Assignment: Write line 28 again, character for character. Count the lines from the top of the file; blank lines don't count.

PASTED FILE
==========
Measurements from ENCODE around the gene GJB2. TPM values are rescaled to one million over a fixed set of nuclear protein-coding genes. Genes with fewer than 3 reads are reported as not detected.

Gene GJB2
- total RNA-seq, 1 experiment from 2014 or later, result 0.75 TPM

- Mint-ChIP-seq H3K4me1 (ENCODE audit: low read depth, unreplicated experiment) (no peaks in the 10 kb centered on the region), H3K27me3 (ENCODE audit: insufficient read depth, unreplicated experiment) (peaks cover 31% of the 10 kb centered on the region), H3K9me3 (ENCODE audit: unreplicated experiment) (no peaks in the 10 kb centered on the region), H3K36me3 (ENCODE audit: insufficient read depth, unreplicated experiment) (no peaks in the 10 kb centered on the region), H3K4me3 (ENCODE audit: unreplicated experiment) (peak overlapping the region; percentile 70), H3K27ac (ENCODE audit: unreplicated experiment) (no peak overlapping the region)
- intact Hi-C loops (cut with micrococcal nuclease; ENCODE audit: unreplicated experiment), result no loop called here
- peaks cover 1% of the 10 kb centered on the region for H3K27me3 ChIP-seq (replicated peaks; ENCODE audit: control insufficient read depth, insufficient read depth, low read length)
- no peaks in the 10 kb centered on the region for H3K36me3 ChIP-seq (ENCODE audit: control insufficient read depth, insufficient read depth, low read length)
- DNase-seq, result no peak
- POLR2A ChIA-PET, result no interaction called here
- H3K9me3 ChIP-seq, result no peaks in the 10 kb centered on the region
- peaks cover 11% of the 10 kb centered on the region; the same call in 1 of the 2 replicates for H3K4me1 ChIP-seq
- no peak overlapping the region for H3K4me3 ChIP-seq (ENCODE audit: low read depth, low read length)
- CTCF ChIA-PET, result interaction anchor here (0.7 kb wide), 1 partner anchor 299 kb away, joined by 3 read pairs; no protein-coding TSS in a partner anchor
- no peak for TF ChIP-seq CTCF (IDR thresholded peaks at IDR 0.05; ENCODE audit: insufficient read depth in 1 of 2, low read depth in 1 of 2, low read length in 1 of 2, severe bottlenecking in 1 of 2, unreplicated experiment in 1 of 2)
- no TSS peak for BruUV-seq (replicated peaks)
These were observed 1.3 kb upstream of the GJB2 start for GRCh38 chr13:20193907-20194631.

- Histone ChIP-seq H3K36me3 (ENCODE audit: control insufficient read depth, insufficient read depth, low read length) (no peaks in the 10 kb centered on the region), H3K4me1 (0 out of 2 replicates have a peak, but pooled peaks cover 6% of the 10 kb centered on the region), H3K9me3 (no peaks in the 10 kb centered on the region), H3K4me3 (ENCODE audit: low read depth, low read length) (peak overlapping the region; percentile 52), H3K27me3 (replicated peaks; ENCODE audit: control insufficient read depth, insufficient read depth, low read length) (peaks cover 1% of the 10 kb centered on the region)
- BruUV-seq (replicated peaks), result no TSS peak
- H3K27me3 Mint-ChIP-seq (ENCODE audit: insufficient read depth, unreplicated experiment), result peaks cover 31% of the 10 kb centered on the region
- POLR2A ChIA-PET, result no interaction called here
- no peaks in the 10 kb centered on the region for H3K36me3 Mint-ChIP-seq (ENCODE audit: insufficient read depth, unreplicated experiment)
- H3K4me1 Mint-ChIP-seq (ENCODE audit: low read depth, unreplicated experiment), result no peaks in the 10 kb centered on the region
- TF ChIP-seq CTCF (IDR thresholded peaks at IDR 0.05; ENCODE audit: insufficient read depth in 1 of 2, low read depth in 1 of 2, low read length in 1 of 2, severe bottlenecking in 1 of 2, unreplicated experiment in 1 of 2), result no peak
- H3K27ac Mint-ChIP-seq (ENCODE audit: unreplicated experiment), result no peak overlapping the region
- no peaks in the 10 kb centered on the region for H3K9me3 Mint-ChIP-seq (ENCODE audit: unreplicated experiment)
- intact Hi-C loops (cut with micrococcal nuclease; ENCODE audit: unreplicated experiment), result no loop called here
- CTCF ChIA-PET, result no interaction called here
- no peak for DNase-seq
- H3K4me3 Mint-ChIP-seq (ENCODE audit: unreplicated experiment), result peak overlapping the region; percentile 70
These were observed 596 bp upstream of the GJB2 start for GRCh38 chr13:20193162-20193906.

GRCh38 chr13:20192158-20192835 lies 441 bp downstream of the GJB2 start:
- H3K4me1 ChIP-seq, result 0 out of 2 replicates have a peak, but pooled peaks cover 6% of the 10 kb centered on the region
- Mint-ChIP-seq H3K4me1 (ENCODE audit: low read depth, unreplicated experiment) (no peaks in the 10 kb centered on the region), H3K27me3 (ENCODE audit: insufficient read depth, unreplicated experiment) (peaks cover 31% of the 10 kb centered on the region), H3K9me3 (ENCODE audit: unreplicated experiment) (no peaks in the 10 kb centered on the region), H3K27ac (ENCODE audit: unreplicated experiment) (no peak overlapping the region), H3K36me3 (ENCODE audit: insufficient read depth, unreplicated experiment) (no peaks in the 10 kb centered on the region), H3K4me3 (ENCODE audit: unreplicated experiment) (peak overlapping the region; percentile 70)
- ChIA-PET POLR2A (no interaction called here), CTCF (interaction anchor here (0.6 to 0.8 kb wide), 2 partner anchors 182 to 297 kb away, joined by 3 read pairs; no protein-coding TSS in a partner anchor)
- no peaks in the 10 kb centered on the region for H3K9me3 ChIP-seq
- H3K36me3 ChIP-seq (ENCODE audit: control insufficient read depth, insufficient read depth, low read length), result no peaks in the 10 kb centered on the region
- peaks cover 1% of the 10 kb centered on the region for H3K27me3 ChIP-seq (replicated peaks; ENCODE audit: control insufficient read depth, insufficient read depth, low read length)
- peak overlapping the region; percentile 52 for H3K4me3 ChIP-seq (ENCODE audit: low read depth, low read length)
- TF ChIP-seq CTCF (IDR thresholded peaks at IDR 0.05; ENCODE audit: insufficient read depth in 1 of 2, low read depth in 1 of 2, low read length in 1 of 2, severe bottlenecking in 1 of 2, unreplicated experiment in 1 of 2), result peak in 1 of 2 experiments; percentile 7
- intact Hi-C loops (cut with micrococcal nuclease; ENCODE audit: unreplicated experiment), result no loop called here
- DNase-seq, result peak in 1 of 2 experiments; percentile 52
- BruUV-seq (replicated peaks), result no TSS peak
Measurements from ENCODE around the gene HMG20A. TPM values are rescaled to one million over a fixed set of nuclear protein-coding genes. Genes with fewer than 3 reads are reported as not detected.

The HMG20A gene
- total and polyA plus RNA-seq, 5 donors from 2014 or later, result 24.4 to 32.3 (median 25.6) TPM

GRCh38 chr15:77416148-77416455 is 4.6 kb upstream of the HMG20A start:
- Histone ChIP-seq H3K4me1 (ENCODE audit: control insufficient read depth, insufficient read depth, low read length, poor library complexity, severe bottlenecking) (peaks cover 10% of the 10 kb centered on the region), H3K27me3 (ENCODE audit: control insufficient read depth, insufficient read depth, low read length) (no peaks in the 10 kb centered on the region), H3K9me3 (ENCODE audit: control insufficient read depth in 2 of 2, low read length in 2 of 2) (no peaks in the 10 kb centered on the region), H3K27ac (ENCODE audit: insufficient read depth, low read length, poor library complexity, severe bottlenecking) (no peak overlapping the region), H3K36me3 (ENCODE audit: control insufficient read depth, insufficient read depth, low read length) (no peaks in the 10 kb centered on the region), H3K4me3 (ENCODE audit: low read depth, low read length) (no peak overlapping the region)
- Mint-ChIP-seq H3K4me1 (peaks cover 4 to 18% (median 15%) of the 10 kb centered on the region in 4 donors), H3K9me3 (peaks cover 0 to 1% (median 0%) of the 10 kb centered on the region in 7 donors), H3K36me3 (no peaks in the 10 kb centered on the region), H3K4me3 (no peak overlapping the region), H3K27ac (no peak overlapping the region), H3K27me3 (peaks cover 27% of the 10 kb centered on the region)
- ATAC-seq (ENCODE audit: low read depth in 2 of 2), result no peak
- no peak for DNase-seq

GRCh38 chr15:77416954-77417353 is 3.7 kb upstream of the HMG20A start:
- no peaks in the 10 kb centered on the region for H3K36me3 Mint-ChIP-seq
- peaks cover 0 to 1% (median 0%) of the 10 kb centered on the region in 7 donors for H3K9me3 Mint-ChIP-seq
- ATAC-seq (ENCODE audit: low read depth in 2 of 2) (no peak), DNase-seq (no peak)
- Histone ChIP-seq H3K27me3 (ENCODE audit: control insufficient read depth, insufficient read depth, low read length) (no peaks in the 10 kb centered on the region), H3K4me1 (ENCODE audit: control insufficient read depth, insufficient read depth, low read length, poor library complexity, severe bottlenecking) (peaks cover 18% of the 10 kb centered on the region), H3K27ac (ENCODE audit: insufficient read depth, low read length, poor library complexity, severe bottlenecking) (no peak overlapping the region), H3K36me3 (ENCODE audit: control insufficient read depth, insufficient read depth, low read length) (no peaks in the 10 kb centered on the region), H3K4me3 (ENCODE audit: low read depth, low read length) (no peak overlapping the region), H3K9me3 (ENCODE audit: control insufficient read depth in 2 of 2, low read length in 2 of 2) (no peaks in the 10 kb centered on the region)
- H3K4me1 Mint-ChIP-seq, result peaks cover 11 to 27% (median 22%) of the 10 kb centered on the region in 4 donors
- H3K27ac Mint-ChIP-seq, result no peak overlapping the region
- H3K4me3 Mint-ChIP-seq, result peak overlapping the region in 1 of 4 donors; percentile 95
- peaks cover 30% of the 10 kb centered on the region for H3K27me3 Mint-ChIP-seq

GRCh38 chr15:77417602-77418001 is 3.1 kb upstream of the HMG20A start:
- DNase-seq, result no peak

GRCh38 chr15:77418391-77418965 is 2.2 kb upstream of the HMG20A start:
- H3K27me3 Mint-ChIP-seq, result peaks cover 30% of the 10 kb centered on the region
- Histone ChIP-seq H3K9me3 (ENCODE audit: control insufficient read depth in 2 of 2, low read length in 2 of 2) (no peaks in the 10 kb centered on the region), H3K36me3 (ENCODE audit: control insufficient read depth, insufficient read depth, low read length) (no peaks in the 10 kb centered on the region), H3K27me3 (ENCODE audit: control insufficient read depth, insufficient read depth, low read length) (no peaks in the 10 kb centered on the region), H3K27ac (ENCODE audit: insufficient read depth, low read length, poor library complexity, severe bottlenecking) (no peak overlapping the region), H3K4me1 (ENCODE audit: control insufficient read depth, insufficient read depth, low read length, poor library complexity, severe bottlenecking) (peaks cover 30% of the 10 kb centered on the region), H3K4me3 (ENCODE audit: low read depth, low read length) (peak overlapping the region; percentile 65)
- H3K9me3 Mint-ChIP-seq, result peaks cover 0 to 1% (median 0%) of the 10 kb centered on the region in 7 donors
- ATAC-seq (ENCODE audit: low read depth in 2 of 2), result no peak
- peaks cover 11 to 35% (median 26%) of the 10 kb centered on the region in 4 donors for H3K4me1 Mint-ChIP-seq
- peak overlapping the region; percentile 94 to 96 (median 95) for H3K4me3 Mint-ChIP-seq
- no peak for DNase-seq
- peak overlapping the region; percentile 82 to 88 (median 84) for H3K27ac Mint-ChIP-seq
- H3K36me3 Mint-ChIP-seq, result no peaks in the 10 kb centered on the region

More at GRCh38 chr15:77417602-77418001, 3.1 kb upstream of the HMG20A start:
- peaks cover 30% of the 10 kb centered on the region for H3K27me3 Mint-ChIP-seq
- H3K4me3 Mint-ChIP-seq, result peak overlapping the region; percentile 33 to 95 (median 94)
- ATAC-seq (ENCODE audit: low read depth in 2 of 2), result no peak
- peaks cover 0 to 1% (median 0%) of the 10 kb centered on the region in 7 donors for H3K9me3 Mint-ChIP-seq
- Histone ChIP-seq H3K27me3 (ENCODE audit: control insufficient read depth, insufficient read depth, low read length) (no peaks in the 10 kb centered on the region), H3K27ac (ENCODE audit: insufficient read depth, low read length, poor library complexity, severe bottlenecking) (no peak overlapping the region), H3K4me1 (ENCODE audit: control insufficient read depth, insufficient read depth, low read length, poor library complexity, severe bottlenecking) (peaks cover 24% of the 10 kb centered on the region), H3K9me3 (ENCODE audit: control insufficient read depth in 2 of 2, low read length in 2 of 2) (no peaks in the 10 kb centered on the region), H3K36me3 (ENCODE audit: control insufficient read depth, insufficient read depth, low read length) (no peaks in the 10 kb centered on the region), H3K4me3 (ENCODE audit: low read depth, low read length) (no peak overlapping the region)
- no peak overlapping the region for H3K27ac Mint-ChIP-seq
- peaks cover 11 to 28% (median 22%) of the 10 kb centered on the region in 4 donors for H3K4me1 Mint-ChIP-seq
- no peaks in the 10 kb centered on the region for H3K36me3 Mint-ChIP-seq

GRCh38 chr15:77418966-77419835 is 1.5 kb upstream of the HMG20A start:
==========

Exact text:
- no peak for DNase-seq